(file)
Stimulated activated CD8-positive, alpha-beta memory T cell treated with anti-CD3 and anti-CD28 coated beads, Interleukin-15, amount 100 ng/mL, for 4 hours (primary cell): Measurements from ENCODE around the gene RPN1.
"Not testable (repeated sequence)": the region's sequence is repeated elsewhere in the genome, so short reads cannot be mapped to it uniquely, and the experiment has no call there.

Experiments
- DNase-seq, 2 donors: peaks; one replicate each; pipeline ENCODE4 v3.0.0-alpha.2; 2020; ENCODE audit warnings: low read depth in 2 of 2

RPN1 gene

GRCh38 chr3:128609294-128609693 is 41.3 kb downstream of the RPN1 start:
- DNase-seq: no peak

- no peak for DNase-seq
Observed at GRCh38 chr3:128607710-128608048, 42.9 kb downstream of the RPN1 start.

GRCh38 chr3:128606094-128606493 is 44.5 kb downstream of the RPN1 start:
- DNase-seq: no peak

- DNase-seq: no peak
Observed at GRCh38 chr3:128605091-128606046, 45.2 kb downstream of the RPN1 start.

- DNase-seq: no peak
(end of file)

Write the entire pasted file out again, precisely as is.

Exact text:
Stimulated activated CD8-positive, alpha-beta memory T cell treated with anti-CD3 and anti-CD28 coated beads, Interleukin-15, amount 100 ng/mL, for 4 hours (primary cell): Measurements from ENCODE around the gene RPN1.
"Not testable (repeated sequence)": the region's sequence is repeated elsewhere in the genome, so short reads cannot be mapped to it uniquely, and the experiment has no call there.

Experiments
- DNase-seq, 2 donors: peaks; one replicate each; pipeline ENCODE4 v3.0.0-alpha.2; 2020; ENCODE audit warnings: low read depth in 2 of 2

RPN1 gene

GRCh38 chr3:128609294-128609693 is 41.3 kb downstream of the RPN1 start:
- DNase-seq: no peak

- no peak for DNase-seq
Observed at GRCh38 chr3:128607710-128608048, 42.9 kb downstream of the RPN1 start.

GRCh38 chr3:128606094-128606493 is 44.5 kb downstream of the RPN1 start:
- DNase-seq: no peak

- DNase-seq: no peak
Observed at GRCh38 chr3:128605091-128606046, 45.2 kb downstream of the RPN1 start.

- DNase-seq: no peak